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To Reopen Or Not To Reopen

Montgomery County Public Schools Special Needs Bus Attendant Zanashia Rowe helps distribute bags of food donated by Manna Food Center at Quince Orchard High School as part of a program to feed children while schools are closed due to the coronavirus in Gaithersburg, Maryland.
Montgomery County Public Schools Special Needs Bus Attendant Zanashia Rowe helps distribute bags of food donated by Manna Food Center at Quince Orchard High School as part of a program to feed children while schools are closed due to the coronavirus in Gaithersburg, Maryland.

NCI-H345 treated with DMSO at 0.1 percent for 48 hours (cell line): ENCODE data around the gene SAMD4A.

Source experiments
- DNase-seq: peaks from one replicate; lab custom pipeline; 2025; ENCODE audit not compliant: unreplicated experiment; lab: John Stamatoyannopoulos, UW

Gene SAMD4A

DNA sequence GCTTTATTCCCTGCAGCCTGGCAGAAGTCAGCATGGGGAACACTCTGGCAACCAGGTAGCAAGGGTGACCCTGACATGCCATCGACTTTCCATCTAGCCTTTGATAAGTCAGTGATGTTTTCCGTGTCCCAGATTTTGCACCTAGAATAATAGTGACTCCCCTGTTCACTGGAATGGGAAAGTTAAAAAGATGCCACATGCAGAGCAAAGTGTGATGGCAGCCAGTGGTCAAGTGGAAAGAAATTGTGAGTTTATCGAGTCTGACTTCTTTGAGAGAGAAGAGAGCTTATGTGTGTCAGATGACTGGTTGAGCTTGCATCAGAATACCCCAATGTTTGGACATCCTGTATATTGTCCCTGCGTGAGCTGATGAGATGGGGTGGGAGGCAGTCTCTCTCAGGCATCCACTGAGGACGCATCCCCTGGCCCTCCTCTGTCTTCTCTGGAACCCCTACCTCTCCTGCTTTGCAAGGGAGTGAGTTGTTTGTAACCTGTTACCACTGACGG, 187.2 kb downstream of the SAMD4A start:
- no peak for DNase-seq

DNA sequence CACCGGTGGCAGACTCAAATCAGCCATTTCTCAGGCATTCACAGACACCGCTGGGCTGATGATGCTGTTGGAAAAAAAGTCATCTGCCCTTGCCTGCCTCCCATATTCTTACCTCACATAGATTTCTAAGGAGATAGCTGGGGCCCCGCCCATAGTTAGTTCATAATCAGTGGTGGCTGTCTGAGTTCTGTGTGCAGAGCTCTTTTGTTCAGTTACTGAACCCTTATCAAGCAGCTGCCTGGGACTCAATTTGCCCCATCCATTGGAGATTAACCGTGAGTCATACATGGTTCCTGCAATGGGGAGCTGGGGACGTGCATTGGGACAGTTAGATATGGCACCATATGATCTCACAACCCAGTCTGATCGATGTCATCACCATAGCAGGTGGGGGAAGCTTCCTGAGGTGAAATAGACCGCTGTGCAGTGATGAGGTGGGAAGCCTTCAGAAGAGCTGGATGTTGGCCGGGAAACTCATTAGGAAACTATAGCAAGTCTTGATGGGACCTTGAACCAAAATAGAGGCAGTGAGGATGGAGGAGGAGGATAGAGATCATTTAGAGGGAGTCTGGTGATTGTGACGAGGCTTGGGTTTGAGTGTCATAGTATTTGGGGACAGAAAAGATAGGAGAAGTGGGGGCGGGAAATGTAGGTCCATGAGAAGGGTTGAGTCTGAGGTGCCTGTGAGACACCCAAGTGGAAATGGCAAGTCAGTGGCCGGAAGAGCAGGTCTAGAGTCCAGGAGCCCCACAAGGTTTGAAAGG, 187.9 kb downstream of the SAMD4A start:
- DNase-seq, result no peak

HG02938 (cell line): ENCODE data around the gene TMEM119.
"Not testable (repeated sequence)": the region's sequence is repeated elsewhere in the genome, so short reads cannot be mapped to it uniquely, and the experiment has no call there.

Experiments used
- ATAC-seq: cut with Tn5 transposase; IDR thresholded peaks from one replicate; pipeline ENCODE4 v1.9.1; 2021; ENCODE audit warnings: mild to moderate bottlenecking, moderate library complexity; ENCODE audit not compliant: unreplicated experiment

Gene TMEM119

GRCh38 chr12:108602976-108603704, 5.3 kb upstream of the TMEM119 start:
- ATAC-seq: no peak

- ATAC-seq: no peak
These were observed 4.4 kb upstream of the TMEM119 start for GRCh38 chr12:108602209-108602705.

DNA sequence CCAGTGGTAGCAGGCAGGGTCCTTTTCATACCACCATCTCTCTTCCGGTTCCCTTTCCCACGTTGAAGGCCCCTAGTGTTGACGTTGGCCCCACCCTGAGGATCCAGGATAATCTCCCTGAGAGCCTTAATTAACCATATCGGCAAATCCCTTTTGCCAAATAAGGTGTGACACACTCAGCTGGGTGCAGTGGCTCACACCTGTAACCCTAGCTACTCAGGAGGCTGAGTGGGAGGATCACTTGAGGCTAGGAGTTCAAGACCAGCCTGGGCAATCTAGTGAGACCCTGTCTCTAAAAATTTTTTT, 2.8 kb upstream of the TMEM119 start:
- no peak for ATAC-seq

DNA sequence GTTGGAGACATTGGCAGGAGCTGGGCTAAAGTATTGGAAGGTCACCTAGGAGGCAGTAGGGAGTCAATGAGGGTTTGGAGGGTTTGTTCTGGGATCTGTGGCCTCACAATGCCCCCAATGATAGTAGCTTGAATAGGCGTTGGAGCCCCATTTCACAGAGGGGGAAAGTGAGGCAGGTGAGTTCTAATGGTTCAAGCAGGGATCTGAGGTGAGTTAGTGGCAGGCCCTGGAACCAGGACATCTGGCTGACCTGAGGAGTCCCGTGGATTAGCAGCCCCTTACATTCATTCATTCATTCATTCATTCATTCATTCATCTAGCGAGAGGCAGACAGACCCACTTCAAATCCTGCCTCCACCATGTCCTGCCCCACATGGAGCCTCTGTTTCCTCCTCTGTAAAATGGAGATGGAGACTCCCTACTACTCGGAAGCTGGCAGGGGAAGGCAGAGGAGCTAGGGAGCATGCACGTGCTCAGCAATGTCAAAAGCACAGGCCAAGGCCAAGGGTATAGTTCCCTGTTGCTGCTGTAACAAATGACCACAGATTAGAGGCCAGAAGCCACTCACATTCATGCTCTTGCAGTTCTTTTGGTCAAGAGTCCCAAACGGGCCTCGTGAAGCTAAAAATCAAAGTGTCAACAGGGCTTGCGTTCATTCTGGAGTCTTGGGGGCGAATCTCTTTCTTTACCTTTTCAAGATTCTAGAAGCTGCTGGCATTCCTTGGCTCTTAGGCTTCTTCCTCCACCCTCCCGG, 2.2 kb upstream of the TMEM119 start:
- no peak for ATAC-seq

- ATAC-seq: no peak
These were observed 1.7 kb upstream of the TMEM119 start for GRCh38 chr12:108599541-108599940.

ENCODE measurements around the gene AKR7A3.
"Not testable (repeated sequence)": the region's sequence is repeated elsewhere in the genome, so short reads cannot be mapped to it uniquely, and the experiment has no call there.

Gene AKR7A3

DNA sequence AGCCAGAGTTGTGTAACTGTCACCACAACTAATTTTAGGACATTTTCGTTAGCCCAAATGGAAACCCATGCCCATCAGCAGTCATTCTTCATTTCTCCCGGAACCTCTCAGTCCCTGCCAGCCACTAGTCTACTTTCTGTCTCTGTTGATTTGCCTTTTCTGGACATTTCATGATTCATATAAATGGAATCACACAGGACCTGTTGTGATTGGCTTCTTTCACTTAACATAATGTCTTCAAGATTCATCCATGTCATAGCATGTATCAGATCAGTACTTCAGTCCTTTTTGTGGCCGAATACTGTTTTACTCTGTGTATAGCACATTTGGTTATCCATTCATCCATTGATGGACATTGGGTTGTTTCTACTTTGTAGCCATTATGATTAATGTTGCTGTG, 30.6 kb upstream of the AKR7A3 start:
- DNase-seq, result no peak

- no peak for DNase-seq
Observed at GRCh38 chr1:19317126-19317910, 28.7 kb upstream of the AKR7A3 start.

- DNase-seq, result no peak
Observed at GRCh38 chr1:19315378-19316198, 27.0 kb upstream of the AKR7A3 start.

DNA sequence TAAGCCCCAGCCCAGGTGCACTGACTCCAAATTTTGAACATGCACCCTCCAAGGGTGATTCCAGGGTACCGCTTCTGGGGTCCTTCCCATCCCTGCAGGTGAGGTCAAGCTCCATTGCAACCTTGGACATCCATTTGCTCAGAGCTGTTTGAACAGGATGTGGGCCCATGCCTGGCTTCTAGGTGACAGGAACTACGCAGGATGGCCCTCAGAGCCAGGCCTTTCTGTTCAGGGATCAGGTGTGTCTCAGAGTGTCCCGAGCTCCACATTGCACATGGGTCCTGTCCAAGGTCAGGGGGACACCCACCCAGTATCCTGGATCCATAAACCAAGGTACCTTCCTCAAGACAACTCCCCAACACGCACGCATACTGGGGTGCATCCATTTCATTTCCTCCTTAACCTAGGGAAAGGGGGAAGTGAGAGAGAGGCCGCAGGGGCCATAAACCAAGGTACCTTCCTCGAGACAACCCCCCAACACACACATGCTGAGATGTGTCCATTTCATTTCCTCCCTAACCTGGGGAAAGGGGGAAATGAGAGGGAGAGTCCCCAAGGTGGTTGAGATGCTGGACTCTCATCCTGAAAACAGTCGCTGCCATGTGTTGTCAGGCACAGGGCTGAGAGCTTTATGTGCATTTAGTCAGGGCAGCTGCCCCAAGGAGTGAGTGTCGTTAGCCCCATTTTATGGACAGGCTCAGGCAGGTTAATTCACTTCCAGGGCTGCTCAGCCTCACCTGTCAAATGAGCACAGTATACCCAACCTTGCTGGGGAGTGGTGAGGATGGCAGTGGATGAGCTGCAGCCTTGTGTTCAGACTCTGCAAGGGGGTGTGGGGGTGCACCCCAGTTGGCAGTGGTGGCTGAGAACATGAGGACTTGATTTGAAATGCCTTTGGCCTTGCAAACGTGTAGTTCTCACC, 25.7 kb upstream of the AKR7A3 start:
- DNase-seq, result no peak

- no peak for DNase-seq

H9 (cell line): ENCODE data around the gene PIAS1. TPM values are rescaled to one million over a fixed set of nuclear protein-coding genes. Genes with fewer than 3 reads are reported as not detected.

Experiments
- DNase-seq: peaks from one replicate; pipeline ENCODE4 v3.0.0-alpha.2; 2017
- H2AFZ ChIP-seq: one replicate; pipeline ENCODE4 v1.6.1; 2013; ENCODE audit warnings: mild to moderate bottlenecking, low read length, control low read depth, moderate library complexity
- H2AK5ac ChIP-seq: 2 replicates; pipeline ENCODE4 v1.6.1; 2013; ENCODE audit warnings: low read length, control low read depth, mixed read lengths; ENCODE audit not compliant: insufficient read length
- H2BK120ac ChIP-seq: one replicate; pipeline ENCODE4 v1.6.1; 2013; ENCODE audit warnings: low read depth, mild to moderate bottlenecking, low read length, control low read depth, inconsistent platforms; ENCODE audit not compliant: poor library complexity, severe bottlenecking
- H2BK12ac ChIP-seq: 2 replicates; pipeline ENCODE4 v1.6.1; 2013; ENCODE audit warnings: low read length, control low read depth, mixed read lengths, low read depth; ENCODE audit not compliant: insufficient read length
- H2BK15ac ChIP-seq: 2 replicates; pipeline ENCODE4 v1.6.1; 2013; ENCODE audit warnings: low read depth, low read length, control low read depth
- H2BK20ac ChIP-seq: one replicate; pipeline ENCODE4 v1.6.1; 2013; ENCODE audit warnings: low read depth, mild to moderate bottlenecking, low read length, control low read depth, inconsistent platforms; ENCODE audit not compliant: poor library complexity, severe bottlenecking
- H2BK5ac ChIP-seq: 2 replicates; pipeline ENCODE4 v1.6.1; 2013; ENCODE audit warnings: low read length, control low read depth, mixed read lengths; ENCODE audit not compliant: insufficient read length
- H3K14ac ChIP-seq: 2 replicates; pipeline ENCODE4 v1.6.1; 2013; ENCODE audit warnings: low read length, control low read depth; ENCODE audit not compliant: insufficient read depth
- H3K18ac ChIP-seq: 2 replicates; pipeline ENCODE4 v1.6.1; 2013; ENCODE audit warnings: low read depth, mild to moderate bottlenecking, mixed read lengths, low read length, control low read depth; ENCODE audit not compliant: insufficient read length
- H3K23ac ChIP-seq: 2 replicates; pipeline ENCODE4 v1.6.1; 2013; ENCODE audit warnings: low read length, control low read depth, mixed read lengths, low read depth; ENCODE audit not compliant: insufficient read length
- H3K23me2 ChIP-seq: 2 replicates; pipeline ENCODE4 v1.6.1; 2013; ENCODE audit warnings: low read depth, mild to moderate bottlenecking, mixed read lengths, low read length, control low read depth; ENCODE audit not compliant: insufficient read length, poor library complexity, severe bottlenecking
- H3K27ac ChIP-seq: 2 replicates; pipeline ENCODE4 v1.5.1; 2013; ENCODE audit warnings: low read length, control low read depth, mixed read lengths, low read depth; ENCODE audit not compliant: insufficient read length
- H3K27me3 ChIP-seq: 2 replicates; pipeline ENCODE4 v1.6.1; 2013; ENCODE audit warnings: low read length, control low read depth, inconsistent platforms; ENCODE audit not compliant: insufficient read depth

To reopen or not to reopen. 

That is the question plaguing school districts across the country as they grapple with how to teach kids this fall. Everyone’s reopening plan looks a little (or a lot) different, with some districts opting for in-person instruction and others going completely remote. 

It’s still early, but we’ve already seen fallout from some of the decisions. 

A high school in Elwood, Indiana, was  forced to close its doors the same week it opened them after a student tested positive for COVID-19. 

And last week, a high school in Dallas, Georgia, made headlines after a picture of students without masks packed in a hallway went viral. The students who shared the photo were suspended and then reinstated.

But the question remains: what is the best way to reopen schools in the middle of a pandemic?

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